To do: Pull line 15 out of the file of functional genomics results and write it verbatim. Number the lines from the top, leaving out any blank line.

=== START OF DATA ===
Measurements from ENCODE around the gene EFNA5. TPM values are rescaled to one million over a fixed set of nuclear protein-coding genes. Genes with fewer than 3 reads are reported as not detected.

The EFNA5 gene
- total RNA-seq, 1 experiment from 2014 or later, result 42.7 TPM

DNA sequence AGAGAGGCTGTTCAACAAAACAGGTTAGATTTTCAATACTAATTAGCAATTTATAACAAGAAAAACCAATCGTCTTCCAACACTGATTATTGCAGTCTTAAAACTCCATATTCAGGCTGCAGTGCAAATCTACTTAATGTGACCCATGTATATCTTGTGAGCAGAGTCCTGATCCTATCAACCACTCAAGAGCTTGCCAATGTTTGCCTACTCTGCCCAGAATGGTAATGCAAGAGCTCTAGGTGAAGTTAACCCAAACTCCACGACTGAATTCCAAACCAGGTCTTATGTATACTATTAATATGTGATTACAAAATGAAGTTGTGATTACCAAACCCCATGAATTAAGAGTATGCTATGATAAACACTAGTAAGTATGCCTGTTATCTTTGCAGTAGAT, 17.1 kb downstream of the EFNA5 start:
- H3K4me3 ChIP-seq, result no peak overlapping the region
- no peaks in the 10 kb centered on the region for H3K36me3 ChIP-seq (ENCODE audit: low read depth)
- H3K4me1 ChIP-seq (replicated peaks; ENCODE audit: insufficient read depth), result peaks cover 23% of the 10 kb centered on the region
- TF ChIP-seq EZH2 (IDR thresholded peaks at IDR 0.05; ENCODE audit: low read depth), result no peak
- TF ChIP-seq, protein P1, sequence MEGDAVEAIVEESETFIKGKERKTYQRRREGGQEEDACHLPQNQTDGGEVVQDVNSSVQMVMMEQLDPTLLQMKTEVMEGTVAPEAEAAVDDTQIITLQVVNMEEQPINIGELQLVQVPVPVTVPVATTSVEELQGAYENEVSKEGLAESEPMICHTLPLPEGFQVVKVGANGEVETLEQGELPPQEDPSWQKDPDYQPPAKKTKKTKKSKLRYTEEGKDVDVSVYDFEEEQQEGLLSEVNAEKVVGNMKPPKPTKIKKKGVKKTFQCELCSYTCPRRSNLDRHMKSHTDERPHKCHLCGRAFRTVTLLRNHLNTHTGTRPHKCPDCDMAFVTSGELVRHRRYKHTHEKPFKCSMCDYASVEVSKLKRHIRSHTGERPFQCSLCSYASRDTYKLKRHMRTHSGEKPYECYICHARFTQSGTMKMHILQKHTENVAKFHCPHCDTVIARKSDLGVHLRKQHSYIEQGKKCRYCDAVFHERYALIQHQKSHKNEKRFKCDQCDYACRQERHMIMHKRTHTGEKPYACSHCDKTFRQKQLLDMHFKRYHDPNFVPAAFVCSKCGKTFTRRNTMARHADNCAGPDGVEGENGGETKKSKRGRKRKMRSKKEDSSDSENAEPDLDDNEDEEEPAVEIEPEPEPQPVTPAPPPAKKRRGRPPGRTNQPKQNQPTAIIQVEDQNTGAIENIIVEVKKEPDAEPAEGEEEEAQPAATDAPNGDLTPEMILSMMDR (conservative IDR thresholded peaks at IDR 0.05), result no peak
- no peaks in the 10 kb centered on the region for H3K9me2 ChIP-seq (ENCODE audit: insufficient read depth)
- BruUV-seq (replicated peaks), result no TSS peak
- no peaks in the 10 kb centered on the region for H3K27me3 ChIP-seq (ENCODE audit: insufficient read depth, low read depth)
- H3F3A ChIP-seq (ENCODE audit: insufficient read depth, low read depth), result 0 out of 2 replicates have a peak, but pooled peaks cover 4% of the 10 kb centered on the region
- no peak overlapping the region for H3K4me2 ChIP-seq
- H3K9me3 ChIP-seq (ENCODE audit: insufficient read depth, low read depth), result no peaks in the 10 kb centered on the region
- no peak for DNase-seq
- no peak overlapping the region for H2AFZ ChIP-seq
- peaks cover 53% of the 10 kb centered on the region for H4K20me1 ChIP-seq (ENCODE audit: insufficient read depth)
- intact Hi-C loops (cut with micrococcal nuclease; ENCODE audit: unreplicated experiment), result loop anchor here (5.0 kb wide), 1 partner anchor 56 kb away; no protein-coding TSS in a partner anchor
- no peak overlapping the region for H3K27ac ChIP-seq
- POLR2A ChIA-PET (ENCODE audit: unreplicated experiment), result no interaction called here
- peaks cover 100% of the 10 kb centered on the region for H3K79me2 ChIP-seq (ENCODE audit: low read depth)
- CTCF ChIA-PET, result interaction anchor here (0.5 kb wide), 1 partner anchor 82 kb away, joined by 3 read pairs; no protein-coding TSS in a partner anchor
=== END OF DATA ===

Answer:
- H3K9me3 ChIP-seq (ENCODE audit: insufficient read depth, low read depth), result no peaks in the 10 kb centered on the region